New Atmosphere, New Vision: Gibson and Whittemore Kick Off Invest in ME Conference 2016
Mark Berry reports on Dr. Gibson's introduction and Dr. Whittemore's keynote speech, at the 11th Invest in ME International ME Conference in London.
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Case Report: “Flowers” in the blood: A novel paired erythrocyte arrangement found in CFS patient

Discussion in 'Latest ME/CFS Research' started by MikeJackmin, Jun 30, 2014.

  1. MikeJackmin

    MikeJackmin Senior Member

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    “Flowers” in the blood: A novel paired erythrocyte arrangement in a patient with chronic fatigue syndrome following infectious mononucleosis

    Carrie E Burdzinski

    PDF:
    www.ijcasereportsandimages.com/archive/provisional_articles/2014-08/06_Z01_2014050070_CR_prov.pdf

     
    Last edited by a moderator: Jun 30, 2014
  2. Snow Leopard

    Snow Leopard Hibernating

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    Note that Carrie E Burdzinski was investigating her own illness to make this discovery. No idea whether she discovered something specific to CFS or something else that has simply been overlooked in the medical literature, but it is interesting.
     
    taniaaust1, merylg and Sasha like this.
  3. CFS_for_19_years

    CFS_for_19_years คภภเє ɠรค๓թєl

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    As a licensed medical technologist I've never seen anything like this in a book or examining a slide of blood under the microscope. I can't say why they used the pin-prick method to obtain the blood sample - there is no anticoagulant involved with this and sometimes platelets will clump and cause other things around them to clump as well. It'd be interesting to see if the same results happened with the typical blood sample taken from a vein into a tube containing the anti-coagulant EDTA.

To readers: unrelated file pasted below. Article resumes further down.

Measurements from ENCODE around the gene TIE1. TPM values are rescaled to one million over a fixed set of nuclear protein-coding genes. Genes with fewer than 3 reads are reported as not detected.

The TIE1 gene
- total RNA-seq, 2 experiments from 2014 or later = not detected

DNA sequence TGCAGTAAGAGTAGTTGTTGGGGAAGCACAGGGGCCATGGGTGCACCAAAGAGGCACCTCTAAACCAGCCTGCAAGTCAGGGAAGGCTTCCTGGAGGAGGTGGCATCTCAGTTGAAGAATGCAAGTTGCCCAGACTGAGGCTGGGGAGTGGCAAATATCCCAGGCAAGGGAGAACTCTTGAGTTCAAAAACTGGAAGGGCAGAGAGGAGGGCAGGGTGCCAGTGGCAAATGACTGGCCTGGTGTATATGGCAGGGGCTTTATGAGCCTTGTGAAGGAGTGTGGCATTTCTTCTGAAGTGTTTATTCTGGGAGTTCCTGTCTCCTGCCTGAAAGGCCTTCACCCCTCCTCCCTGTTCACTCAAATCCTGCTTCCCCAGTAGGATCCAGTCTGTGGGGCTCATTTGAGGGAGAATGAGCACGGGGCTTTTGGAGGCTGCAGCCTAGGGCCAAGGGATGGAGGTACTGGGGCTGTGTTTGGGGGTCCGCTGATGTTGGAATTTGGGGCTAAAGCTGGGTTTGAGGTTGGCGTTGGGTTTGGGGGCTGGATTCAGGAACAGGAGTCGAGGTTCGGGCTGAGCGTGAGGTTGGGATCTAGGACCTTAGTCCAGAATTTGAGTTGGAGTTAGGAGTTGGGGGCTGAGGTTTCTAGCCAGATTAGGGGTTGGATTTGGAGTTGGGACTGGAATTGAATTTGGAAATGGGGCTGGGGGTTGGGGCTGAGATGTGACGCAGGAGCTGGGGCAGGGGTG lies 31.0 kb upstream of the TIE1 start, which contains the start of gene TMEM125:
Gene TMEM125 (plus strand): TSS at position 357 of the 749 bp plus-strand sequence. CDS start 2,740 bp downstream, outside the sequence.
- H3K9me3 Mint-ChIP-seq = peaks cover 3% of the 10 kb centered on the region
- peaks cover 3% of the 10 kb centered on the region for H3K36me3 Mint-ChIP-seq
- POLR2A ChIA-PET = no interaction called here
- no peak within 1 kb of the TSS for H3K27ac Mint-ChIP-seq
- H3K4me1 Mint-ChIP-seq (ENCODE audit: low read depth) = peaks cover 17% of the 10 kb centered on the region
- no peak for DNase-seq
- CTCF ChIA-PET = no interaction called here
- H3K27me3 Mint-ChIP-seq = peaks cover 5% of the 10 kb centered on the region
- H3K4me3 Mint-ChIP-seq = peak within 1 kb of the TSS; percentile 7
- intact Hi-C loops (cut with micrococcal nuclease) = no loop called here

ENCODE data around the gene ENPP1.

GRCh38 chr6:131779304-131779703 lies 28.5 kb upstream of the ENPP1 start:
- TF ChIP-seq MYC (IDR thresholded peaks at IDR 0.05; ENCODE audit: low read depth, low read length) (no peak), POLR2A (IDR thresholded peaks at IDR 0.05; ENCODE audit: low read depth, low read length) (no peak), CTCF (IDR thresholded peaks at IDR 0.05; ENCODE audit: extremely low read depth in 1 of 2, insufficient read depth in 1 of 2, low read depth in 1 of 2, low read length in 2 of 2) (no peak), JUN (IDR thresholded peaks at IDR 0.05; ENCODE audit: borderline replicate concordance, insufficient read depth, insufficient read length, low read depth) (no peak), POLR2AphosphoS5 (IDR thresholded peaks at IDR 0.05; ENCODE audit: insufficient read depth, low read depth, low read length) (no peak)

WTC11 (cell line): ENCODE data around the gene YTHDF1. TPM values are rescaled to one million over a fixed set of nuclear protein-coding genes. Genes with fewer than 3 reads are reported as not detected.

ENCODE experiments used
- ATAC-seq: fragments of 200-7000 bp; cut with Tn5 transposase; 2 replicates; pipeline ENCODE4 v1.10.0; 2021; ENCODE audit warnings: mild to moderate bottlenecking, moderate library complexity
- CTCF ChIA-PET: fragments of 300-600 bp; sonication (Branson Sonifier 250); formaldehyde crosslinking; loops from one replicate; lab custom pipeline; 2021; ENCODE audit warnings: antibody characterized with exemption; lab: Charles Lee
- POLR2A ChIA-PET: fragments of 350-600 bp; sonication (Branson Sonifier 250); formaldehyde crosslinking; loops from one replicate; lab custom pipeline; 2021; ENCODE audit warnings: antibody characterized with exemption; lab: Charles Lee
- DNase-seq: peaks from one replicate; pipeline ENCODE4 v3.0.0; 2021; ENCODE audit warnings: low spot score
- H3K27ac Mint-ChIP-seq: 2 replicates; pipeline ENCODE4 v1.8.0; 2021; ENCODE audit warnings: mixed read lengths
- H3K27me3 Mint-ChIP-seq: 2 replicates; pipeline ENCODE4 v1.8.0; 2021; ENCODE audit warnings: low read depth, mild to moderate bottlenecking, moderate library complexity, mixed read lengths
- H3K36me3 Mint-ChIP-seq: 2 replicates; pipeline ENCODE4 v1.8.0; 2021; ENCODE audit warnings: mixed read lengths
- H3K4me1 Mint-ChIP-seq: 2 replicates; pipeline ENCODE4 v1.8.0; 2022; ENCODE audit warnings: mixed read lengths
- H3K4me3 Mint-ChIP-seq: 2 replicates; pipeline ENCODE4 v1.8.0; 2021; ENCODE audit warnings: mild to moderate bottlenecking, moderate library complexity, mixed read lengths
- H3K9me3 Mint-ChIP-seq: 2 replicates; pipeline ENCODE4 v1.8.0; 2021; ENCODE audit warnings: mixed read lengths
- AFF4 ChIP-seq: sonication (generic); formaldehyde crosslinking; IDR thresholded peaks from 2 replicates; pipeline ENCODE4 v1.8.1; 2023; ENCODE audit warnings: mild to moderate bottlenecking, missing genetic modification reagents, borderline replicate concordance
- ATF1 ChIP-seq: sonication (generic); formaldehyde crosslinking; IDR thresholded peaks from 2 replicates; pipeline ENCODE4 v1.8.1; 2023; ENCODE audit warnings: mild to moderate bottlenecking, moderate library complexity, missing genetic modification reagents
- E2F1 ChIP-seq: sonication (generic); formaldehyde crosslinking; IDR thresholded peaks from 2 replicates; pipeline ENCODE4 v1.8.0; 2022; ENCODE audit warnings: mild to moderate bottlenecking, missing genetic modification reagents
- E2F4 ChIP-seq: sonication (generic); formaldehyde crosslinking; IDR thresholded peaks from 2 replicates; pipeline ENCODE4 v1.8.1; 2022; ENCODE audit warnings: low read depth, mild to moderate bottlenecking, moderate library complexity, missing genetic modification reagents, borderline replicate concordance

There are times when novel blood cells appear that don't match textbook examples. For instance in leukemia, most of the time the cells look like the textbook examples, but occasionally they can't be matched to anything, but they're clearly abnormal. At that point the tech can notify the referring hematologist that his patient has very unusual cells, essentially saying, "He's your patient, you can call these cells whatever you want." This is AFTER all other avenues of discovery have been exhausted to determine what they are. That involves having several techs review the slide, having a pathologist and/or hematologist review it.

    I'm very surprised by this discovery. Thanks for posting.
     
  4. Dolphin

    Dolphin Senior Member

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    I wonder how this fits in with Les Simpson's research.
     

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